Albert Einstein, a genius, an icon, a man in desperate need of a comb! Most people know a lot about the famous physicist without even trying to. He is a man who has had a periodic element, (einsteinium), named in his honor and one whose social and political rhetoric is studied as avidly as Machiavelli and Gandhi. But let’s see if there aren’t some more fascinating facts about one of the most fascinating people of the 20th century.
Naturally we have been interested in what one of the smartest men who ever lived has to say on nearly everything, not least because he seems to have had so much to say on social and moral issues. A pacifist and social thinker Einstein has undoubtedly been able to teach us a lot outside the world of science, so what did he think was the greatest hold up to human development and social advancement? That’s right, money! In 1934 he wrote that he was convinced wealth would never be an aid to the betterment of humanity, ‘even in the hands of the most devoted worker in this cause.’ He felt that money only caused greed and envy which brought on selfishness and an abuse of power. At the end of the day it is only one man’s opinion and he never said it would be absolutely detrimental or disastrous to have a currency, only that it was the single greatest thing holding us back.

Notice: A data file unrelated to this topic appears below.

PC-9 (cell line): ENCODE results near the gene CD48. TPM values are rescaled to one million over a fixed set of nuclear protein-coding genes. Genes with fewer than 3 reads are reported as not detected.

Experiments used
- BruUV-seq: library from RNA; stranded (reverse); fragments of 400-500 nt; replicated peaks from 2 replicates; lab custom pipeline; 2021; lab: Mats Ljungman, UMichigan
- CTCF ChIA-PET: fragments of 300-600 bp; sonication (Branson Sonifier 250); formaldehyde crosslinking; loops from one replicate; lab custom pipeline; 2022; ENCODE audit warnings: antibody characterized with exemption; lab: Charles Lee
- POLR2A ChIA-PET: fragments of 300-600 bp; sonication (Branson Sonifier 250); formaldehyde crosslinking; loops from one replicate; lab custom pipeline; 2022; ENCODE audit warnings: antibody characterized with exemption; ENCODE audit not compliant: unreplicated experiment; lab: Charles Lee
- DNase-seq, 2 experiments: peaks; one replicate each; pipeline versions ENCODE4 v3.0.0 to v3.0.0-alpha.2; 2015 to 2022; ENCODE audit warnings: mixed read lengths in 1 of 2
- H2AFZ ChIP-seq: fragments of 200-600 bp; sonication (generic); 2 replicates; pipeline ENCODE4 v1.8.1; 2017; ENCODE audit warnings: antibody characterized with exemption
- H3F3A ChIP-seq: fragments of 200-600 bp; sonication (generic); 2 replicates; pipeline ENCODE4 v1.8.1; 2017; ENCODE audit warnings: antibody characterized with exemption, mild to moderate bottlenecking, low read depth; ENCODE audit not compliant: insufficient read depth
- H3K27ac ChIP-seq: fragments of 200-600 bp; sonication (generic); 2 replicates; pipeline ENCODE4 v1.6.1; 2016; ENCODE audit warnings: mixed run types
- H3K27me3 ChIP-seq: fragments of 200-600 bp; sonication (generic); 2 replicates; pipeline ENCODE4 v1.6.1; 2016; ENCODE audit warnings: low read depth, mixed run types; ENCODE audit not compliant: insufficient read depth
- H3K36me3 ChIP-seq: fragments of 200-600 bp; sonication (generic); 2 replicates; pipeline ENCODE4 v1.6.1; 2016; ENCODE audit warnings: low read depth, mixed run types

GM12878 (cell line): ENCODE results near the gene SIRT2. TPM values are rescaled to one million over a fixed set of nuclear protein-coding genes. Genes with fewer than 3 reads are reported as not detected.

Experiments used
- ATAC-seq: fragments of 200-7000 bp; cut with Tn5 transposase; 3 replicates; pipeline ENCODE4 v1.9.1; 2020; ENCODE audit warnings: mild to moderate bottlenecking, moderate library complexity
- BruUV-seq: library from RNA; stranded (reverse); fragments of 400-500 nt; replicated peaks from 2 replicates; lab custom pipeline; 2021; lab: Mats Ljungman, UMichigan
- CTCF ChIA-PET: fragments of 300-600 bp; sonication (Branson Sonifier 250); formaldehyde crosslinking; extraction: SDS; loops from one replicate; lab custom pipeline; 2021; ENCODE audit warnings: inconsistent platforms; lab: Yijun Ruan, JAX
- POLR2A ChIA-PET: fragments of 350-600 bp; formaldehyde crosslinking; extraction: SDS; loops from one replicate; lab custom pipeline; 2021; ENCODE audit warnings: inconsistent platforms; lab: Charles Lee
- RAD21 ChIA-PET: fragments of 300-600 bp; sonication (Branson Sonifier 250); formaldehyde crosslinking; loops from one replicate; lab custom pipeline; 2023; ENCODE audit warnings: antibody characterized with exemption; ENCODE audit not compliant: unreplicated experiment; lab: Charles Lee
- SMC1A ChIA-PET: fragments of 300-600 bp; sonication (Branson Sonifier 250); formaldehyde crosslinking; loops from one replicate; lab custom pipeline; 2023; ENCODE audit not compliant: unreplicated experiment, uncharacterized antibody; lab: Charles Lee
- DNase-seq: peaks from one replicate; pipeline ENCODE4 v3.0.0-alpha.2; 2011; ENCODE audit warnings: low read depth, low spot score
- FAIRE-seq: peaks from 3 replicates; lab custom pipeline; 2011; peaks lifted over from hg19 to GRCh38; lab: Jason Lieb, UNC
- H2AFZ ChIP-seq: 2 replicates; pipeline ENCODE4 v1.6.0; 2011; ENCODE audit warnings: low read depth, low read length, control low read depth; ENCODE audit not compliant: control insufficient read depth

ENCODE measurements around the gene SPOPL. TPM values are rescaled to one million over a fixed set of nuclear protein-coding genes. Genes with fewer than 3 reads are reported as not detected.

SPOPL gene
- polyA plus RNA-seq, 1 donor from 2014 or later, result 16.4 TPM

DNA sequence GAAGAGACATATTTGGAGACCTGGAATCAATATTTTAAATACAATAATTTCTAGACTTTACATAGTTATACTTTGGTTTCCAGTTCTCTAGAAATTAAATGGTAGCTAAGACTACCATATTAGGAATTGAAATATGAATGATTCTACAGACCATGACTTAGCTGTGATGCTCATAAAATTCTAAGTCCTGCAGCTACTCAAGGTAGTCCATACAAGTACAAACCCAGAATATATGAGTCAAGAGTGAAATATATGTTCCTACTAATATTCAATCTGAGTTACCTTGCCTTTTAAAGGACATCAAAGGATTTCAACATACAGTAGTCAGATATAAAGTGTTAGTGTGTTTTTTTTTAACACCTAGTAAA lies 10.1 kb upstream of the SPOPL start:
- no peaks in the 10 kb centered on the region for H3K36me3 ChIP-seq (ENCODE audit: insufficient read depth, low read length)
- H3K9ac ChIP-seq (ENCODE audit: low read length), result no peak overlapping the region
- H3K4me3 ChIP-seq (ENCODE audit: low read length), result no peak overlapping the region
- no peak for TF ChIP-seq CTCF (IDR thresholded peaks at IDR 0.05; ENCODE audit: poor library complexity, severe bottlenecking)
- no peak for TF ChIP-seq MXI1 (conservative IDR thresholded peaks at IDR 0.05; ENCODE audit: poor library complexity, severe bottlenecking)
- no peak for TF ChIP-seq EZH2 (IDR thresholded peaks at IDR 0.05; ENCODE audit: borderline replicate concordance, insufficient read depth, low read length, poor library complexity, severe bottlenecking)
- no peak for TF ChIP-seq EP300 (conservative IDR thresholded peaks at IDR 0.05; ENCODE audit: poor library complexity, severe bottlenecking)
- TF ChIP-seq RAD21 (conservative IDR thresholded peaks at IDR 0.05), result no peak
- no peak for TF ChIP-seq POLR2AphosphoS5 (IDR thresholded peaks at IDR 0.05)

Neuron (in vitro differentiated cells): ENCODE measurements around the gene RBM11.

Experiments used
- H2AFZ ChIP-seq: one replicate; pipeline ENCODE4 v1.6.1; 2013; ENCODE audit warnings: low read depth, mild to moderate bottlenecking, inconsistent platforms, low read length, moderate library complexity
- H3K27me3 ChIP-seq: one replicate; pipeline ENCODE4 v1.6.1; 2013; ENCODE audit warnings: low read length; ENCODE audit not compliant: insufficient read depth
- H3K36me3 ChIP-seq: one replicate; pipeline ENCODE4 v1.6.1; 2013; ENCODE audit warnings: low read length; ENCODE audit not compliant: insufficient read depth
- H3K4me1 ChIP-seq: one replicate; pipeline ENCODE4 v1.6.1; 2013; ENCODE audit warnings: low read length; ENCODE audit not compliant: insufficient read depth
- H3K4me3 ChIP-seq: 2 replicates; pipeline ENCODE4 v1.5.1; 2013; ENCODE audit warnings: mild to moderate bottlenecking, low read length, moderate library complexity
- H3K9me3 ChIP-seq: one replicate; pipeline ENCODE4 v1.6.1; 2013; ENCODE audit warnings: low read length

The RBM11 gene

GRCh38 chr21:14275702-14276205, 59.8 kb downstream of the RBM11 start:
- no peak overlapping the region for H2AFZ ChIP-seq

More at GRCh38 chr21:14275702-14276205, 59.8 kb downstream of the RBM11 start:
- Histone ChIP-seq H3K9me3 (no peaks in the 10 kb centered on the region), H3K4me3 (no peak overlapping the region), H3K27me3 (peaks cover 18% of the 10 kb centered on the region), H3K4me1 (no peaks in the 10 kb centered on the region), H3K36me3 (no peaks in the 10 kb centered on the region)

In 1944 Albert Einstein decided to write out his 1905 paper, the one that won him the Nobel Prize in Physics, (see item 4 on this list), and auction it off. The papers earned six million dollars and the money was sent to help with the war effort of World War Two. A vocal pacifist and author of the book, ‘Why war?’ ironically Einstein actually helped fund World War Two.
President of Israel